Metropolis Magazine
Issue #805 - Friday, Aug 28th, 2009
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311: Sonny Rollins
310: Speech
309: Santana

By Dan Grunebaum

Mishka
The Caribbean nomad delivers conscious reggae to Yokohama’s Greenroom Festival 

Photo by Doug Seymour. ©2008

Trying to interview someone who’s speaking from a cellphone as his car weaves through California’s Sierra mountains is a challenge. But in a way it feels right when the subject is reggae singer Mishka Frith.
Mishka, as he’s known, is something of an elusive character. Born to a Bermudan father and Canadian mother, he spent his childhood on his parents’ yacht in the Caribbean and had a brief stint as a pro windsurfer before settling on music.

“I’m not really North American,” he says in answer to a question about growing up in the largely black and Latino Caribbean. “I come from a place that’s a cultural crossroads, so it didn’t feel as if I was a stranger there, unlike other people who go straight from North America to the Caribbean. It’s actually more the reverse: How does North America feel when I go up there?”

Combining the roots reggae of the Caribbean with folk influences from North America, Mishka has, at 34, just seen his third album Above the Bones top the reggae charts in the US and Japan. “I’m not somebody that checks the charts—in fact, it was the first time I ever checked Billboard,” he says in an island lilt. “But it means that people are recognizing the music, so I’m happy about it.”

Having done time in the record-industry wilderness after his 1999 debut album was picked up by the Creation imprint—which promptly went under—Mishka is justifiably wary of the music biz. His current success comes partly thanks to the efforts of actor Matthew McConaughey, a longtime fan who created his own Just Keep Livin’ label for the express purpose of releasing Above the Bones.

“When Matthew came along, I was in the midst of working independently on the new album,” Mishka explains. “He came along and said, ‘How are you going to put this one out?’ And I said, ‘Well, we’re thinking of doing it independently.’ And he said, ‘Would you like to work with me?’ That was about 2006.” McConaughey strapped on his backpack and flew down to visit Mishka. The rest, as they say, is history.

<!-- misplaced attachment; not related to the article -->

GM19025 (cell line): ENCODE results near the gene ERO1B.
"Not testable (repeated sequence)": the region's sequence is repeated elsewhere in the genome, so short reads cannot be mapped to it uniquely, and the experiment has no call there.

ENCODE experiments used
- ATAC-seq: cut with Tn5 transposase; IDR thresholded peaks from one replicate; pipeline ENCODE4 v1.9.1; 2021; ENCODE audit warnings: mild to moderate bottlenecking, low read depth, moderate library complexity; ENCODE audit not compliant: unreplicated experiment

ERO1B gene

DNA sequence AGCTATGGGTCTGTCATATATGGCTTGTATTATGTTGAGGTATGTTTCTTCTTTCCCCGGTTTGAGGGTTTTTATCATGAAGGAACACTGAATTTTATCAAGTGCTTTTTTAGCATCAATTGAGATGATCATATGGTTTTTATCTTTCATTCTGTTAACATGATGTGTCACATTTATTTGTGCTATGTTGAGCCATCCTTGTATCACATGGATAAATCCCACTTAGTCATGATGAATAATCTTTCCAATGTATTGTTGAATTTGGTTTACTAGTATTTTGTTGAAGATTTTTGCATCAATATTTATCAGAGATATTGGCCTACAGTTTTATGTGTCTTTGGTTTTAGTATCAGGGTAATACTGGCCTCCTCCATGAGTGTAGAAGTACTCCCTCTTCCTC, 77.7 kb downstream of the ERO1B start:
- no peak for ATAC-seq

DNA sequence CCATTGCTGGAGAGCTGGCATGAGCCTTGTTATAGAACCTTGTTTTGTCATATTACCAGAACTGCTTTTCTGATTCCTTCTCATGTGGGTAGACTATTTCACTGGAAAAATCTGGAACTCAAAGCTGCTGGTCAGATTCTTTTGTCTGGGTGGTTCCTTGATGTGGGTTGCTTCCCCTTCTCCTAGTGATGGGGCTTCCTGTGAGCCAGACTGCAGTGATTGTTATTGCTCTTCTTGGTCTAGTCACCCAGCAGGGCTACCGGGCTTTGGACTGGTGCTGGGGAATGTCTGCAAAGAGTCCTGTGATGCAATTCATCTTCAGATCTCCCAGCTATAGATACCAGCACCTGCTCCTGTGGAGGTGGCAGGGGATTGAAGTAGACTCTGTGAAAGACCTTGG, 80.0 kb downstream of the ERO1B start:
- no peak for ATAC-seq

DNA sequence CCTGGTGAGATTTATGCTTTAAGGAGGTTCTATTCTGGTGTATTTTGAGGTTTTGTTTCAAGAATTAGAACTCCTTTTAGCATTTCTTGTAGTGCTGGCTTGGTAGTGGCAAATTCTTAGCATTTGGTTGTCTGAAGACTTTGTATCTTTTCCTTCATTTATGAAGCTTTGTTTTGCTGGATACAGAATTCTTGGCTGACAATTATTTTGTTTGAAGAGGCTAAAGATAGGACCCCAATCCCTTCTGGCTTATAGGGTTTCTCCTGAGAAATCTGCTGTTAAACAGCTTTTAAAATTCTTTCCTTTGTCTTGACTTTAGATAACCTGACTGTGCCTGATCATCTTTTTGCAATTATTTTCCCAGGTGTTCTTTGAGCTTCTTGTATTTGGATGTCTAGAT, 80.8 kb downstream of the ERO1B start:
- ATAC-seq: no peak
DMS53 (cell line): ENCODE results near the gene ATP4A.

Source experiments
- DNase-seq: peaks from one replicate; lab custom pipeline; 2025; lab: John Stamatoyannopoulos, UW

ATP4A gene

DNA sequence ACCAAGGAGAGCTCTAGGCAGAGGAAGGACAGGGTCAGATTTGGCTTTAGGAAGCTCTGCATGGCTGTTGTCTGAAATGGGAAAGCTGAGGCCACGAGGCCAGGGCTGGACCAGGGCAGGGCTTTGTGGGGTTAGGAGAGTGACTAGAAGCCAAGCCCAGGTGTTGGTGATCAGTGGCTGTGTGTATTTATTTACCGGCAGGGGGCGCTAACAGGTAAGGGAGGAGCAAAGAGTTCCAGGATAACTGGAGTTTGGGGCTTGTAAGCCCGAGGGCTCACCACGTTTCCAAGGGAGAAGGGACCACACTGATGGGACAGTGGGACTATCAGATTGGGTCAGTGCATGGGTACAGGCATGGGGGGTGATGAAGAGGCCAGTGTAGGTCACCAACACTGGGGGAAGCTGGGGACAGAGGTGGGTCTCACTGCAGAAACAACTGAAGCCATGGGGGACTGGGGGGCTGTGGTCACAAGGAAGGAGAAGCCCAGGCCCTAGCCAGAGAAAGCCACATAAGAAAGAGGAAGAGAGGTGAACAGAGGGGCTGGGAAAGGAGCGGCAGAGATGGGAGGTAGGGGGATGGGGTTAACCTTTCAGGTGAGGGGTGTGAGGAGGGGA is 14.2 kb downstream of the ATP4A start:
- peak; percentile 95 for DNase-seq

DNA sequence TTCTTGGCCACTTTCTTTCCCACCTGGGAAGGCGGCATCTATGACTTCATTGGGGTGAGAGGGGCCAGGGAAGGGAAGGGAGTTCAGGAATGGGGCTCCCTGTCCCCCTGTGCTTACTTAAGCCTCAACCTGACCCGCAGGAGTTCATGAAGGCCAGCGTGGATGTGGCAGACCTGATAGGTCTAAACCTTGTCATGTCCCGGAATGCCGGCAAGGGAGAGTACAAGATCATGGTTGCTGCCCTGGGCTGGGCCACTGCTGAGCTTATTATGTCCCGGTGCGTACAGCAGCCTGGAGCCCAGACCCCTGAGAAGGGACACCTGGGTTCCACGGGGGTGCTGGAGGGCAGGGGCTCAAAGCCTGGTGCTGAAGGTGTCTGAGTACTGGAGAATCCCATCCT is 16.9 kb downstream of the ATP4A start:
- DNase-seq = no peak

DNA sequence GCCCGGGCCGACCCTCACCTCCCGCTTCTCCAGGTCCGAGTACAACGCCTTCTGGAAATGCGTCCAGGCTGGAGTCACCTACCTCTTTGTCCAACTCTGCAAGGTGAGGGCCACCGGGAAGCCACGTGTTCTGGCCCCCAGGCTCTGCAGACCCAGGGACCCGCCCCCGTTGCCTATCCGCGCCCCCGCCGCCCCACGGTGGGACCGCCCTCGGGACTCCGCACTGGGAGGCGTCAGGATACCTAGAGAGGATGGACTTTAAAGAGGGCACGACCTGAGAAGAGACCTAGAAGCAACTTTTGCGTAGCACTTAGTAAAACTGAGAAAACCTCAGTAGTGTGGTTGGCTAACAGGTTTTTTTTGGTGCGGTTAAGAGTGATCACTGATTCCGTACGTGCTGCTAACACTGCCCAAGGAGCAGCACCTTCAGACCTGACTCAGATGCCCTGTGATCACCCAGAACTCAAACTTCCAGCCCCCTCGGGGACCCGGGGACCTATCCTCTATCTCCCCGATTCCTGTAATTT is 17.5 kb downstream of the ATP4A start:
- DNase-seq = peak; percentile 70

Mishka’s lyrics have a deeply reflective tone that makes him a descendent of the great reggae-philosophers like Bob Marley. How does a Caucasian come to embody the message of what was fundamentally music of the black liberation movement?

“Initially, that’s what the struggle is about, but when you look deeper it’s a human struggle that transcends race or class,” he says. “It’s something that everyone has to strive for within themselves regardless of their background: Asian, European, African… everybody. You have to strive for the truth, and at different times all people have faced struggles. It’s really about a way of life, a perception of history that’s not tainted by propaganda, like not believing in Columbus. A lot of it has to do with a true perception of history and being vigilant toward political situations that are going on in the world right now.”

One of the most striking songs on the album is the title track, whose lyrics were written by Mishka’s wife, a poet. “She wrote the song really about our ancestors and all the people who have been through great suffering and tribulation, many of whom may have died in genocide and slavery and things that have led us to where we are today.

“It’s a song about trying to recognize this and ask, ‘How do we live with ourselves in this knowledge and rise above the bones—above the physical death—to let the spirit be free?’ In a sense, the whole album is about freeing your spirit and trying to rise above strife and unhappiness and trying to find some balance. Above the Bones signifies being outside the box, being free.” A Rastafarian himself, Mishka is pessimistic about the prospects for roots reggae in the Caribbean. “It’s not being allowed to come to the forefront, which is due to the corporate structure of companies,” he says. “They tend to push the dancehall and reggaeton. So the conscious roots stuff gets put on the back shelf. But it’s still very much alive and well among the musicians.”

As he heads to Japan for his second visit to the surf culture-oriented Greenroom Festival, Mishka remains philosophical. “Everything comes and goes in waves. You have periods where a whole generation will get lost in one particular type of consciousness, and then another generation will come along and wake up again. It’s been going on for a long time, and it’s a shame to see the system be involved in driving what’s popular because so many people get lost in the wake of that blackness. We have to keep consciousness alive. I see it as a duty of mine as a musician and songwriter.”

Greenroom Festival@Osanbashi Hall, May 30-31. Above the Bones is available on Surfrock International. See concert listings (popular) for details.

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